If there was ever a city that truly embraced cycling, it’s Copenhagen. With more bikes than people, the city has been at the forefront in city planning for a growing bike culture. Sun, rain or snow, you’ll always find the bike lanes of Copenhagen busy with commuters. Being a small town girl from the mountains of West Virginia, I had no idea how I was going to adjust to this lifestyle. I never had to solely rely on my bike to get around before and honestly, I was a little nervous about how much of an inconvenience it would be. But after 7 months of living in Copenhagen, I have to say that the Danish are onto something! Here’s a little look at how Copenhagen’s bike culture thrives and why it’s inspiring cities all over the world to follow in their footsteps.
First, some history. Biking has been the main means of transportation in Copenhagen for a very long time. They started building bike lanes in 1892 and by 1907, there were already 80,000 bikes riding around the city. In 2008, Copenhagen was named the world’s first “Bike City” by The International Cycling Union. Cities like New York have looked to Copenhagen for inspiration to improve their own accessibility for bikers.
With hundreds of bike parking stations across the city, racks on the trains, and over 400km of bicycle lanes, it’s no surprise that over half of Copenhagen’s citizens who work or study in the city commute by bike every day. Even 63% of Denmark’s parliament opt to bike to work. While plenty of these people commute by bike for environmental reasons, it’s also due to the high taxes on cars in Denmark. Buying a car is really expensive, much, much more than in the U.S., so many Danes don’t ever get their license. For those that live in the city, a bike and a train card is really all that they need.
For my own experience, adjusting to this extreme biking culture wasn’t totally easy, but I did find a special appreciation for it. I remember during my first few days there, biking kind of felt nostalgic. It was still warm and sunny out, so riding to the train station was pleasant and reminded me of being a little kid, riding my bike all over town just for fun. Biking to the grocery store became a daily ritual, one that many Danes have to adopt because without a car, you can only carry as many groceries that will fit in your backpack or basket. I didn’t mind this too much, unless it was raining. We had to bike a few kilometers to the grocery store and one day I got caught in a downpour which was not fun. So we quickly learned that some days biking is the best way to get around, other days it’s better to take the bus or the train.
When it comes to taking your bike on the train, I was extremely impressed with how easy it was! The trains around Copenhagen are pretty efficient and certain cars are marked specifically for bikes and one side is filled with racks to park your bike and sit while you wait for your stop. Quick, easy, and saves you so much trouble when trying to get in and out of the city! But be prepared for rush hour, because those bike racks will fill up fast.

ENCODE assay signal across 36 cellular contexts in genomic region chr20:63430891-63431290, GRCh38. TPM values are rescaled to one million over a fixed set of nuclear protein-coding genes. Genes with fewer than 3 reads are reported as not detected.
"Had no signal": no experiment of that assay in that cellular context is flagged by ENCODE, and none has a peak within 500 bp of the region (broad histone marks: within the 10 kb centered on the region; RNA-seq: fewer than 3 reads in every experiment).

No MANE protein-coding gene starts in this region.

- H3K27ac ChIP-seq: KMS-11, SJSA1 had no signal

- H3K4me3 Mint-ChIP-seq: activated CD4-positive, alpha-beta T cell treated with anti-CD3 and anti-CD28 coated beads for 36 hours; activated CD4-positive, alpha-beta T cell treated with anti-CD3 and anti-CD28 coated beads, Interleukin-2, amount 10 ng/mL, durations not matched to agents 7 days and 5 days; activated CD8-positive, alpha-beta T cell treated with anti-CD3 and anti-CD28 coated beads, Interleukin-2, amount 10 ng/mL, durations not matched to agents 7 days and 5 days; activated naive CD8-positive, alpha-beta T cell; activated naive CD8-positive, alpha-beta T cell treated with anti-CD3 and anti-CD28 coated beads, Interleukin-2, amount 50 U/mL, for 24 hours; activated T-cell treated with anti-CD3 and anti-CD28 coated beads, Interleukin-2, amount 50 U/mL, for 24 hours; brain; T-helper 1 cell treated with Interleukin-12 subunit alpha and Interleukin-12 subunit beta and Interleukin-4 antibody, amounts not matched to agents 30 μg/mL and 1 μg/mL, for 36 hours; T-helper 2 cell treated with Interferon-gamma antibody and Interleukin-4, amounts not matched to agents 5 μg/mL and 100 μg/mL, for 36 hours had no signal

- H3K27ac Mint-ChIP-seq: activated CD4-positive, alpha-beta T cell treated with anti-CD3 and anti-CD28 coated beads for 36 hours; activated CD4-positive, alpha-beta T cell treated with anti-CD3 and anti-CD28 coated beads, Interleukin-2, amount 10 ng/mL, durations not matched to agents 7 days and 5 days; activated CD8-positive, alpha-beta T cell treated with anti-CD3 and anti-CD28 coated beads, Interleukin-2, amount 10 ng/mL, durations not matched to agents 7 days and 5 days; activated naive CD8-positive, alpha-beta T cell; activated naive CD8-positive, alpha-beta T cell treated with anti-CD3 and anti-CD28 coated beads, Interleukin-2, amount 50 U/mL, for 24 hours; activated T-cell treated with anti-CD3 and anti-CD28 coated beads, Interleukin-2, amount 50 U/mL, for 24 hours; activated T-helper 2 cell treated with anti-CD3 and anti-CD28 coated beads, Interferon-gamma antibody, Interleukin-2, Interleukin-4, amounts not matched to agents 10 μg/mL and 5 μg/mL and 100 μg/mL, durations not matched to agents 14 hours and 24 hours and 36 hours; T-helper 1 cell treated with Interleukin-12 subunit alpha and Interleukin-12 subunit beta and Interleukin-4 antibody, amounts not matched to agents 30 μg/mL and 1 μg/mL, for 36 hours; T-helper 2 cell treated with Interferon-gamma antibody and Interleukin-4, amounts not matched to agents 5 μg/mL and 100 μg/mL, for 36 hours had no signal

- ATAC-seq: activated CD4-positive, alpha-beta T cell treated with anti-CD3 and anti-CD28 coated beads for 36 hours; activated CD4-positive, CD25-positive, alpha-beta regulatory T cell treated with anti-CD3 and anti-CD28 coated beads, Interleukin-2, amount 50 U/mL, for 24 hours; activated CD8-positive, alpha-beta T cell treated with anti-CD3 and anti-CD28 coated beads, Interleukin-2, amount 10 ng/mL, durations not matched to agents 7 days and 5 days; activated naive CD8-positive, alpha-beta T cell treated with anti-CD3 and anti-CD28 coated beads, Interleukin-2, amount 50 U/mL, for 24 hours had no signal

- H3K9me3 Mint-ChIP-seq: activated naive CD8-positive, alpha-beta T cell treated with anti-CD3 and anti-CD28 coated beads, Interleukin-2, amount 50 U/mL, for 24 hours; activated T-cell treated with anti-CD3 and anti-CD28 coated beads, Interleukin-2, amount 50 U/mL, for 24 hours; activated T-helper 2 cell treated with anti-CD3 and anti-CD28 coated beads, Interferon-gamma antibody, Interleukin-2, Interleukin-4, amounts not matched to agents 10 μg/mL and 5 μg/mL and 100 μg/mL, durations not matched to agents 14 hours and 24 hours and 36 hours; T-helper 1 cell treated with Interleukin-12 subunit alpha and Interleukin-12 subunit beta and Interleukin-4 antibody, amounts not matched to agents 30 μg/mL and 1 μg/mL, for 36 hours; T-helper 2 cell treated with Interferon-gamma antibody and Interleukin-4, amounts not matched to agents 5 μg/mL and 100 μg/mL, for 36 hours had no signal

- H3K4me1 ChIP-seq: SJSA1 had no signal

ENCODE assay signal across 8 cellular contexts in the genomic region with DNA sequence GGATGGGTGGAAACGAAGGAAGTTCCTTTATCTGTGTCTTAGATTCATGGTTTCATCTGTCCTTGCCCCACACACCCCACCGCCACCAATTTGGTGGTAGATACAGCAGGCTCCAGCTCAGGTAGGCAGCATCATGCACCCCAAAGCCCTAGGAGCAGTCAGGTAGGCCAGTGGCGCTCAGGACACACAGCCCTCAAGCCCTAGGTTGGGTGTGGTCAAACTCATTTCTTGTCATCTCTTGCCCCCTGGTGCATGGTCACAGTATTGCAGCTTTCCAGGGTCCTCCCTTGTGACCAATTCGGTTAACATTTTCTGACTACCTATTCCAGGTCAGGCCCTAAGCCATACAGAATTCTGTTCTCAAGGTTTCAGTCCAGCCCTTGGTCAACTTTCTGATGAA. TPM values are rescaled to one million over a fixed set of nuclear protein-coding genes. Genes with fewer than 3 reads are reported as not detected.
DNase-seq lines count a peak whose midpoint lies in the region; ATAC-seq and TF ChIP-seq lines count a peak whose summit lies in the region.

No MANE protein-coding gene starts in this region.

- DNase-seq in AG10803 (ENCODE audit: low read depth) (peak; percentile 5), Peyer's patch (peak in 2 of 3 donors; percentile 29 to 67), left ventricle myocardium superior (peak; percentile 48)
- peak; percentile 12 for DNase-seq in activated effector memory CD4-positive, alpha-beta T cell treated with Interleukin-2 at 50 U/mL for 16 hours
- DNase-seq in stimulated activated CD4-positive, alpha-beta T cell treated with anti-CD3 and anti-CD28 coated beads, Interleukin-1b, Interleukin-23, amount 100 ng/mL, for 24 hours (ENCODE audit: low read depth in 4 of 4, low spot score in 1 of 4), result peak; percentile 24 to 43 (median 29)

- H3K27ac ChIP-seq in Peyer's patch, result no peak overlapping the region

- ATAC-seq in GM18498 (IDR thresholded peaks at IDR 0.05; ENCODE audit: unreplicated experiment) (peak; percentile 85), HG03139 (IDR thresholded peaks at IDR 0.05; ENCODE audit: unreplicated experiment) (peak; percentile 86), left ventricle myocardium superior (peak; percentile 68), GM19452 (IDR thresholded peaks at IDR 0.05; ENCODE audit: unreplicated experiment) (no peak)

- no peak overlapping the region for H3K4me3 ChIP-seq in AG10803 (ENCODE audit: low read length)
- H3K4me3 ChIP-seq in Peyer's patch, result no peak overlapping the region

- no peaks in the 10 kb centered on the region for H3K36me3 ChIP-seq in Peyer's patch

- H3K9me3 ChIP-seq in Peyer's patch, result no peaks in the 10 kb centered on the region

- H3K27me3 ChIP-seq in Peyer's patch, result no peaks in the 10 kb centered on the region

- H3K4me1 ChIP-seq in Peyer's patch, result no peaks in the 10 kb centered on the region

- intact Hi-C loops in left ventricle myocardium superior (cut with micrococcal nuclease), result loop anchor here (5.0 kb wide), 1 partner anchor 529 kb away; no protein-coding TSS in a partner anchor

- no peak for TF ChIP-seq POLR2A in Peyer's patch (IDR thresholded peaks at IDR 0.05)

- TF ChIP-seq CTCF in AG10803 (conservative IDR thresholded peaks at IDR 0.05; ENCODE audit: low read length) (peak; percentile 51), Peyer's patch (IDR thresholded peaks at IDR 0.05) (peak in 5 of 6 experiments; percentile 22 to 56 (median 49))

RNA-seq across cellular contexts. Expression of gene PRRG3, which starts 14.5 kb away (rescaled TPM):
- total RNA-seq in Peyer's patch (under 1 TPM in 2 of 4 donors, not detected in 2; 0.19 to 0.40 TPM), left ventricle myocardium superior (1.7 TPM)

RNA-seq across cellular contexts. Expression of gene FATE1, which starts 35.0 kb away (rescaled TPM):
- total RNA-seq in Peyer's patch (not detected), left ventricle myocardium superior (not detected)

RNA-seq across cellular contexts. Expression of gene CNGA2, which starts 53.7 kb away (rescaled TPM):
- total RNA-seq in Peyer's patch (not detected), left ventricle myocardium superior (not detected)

Although I had my own Schwinn bike with me in Copenhagen, if you’re just visiting for a few days, there are special “City Bikes” that were created just for tourists. Each electric bike comes with a touchscreen GPS tablet to help you find your way and they can be found at over 100 parking stations scattered all across the city. To rent one, all you have to do is create an account online at bycyklen.dk and pay for however long you need the bike, then go on your way and just drop it off at a parking station when you’re done! Pretty cool, right?
So if you’re a bike lover, Copenhagen is your top destination to learn how a city can truly run on bikes. And to me, their bike culture speaks a lot to the minimal, simpler way of life that the Danish do so well. Biking allows them to not rush as much, to slow down, and to enjoy what’s around them. It’s good for the environment, but I also think it’s good for the soul and it’s obvious that the Danish truly value that when you see how much they’ve made biking a priority. And hopefully in the future, more and more cities will be following their example!
I’m Abbey McGrew and I’m the owner behind Wayfarer Design Studio – a traveling web and graphic design studio. Having grown up in the mountains of West Virginia, I have always had a deep appreciation for nature and an adventurous spirit. I first started biking on a section of the Appalachian Trail along the Greenbrier River in southern West Virginia, but with Schwinn, I’ll be taking my bike to very different parts of the world.
In May 2016, my husband and I started our journey traveling around the world over the next few years. We are currently living in Copenhagen, Denmark, but we will be moving back to Australia in May, and then on to wherever this adventure takes us! As a designer, I love crafting visual stories and I’m excited to share my journey riding my Schwinn bike all over the world – from the cobblestone streets of Copenhagen, to the mountains of West Virginia, to the rainforests and beaches of Australia.